6. Minamino, T., Morimoto, Y. V., Hara, N. and Namba, K. (2011). An energy transduction mechanism used in bacterial flagellar type III protein export. Nat Commun 2: 475.
  7. Minamino, T., Yamaguchi, S. and Macnab, R. M. (2000). Interaction between FliE and FlgB, a proximal rod component of the flagellar basal body of Salmonella. J Bacteriol 182(11): 3029-3036.
  8. Morimoto, Y. V., Che, Y. S., Minamino, T. and Namba, K. (2010). Proton-conductivity assay of plugged and unplugged MotA/B proton channel by cytoplasmic pHluorin expressed in Salmonella. FEBS Lett 584(6): 1268-1272.
  9. Morimoto, Y. V., Kami-ike, N., Miyata, T., Kawamoto, A., Kato, T., Namba, K. and Minamino, T. (2016). High-resolution pH imaging of living bacterial cells to detect local pH differences. mBio 7(6).
  10. Morimoto, Y. V., Kojima, S., Namba, K. and Minamino, T. (2011). M153R mutation in a pH-sensitive green fluorescent protein stabilizes its fusion proteins. PLoS One 6(5): e19598.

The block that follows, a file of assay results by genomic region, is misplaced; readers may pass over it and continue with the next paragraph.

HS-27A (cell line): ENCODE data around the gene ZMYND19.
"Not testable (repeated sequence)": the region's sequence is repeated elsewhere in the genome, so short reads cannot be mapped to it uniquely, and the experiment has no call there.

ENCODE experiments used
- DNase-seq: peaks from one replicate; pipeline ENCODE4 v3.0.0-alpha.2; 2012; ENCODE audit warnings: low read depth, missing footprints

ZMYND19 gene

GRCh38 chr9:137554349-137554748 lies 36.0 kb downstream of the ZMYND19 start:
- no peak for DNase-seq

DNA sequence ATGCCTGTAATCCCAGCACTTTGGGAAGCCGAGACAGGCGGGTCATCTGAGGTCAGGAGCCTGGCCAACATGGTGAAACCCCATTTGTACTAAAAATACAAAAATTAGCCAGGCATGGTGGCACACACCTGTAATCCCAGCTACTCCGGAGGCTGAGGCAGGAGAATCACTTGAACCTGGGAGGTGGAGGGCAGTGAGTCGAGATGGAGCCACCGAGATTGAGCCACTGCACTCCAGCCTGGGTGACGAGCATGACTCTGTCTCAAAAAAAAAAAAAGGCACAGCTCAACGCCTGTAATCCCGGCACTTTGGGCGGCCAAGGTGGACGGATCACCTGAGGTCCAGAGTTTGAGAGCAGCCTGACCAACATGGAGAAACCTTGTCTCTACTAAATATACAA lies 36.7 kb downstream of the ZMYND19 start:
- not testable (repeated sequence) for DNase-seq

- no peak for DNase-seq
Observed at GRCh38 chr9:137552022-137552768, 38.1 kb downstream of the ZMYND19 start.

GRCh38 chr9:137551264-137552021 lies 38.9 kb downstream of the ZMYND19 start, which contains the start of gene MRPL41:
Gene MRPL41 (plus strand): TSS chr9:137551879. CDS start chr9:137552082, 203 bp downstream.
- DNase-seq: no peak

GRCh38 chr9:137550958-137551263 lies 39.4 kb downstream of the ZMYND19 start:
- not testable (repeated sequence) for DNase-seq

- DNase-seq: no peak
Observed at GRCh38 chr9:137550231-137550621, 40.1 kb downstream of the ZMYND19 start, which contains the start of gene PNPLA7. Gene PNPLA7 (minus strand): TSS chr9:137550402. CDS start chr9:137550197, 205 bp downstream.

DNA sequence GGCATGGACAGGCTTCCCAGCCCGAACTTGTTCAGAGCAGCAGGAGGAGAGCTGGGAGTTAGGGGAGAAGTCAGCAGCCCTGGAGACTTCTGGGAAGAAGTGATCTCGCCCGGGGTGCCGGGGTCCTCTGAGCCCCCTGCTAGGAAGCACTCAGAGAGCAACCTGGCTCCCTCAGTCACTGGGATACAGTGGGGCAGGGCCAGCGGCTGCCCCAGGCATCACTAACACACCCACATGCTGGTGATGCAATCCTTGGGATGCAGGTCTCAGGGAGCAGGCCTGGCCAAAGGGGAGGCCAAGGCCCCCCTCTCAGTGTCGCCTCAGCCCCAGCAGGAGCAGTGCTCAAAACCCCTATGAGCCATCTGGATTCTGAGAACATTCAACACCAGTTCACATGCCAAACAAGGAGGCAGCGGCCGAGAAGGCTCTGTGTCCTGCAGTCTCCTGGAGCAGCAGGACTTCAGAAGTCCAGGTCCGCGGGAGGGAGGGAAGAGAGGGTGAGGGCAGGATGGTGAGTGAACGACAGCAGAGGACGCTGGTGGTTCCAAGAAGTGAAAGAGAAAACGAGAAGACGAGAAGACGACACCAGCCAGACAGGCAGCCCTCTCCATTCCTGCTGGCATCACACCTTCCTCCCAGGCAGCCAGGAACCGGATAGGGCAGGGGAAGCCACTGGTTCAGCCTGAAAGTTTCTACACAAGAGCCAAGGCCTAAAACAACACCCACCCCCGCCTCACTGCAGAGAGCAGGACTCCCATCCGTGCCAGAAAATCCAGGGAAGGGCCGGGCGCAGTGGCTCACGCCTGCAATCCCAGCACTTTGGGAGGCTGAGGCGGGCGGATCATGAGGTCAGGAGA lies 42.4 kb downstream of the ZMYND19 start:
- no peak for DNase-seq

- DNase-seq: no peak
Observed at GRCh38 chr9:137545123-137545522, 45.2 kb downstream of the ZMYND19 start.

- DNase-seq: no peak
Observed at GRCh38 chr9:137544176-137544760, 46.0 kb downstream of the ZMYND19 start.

11. Morimoto, Y. V., Namba, K. and Minamino, T. (2017). Bacterial intracellular sodium ion measurement using CoroNa Green. Bio Protoc 7(1) e2092.
  12. Ohnishi, K., Ohto, Y., Aizawa, S., Macnab, R. M. and Iino, T. (1994). FlgD is a scaffolding protein needed for flagellar hook assembly in Salmonella typhimurium. J Bacteriol 176(8): 2272-2281.
  13. Yamaguchi, S., Fujita, H., Sugata, K., Taira, T. and Iino, T. (1984).Genetic analysis of H2, the structural gene for phase-2 flagellin in Salmonella. J Gen Microbiol 130(2): 255-265.
Copyright: © 2017 The Authors; exclusive licensee Bio-protocol LLC.
How to cite: Morimoto, Y. V., Kami-ike, N., Namba, K. and Minamino, T. (2017). Determination of Local pH Differences within Living Salmonella Cells by High-resolution pH Imaging Based on pH-sensitive GFP Derivative, pHluorin(M153R). Bio-protocol 7(17): e2529. DOI: 10.21769/BioProtoc.2529.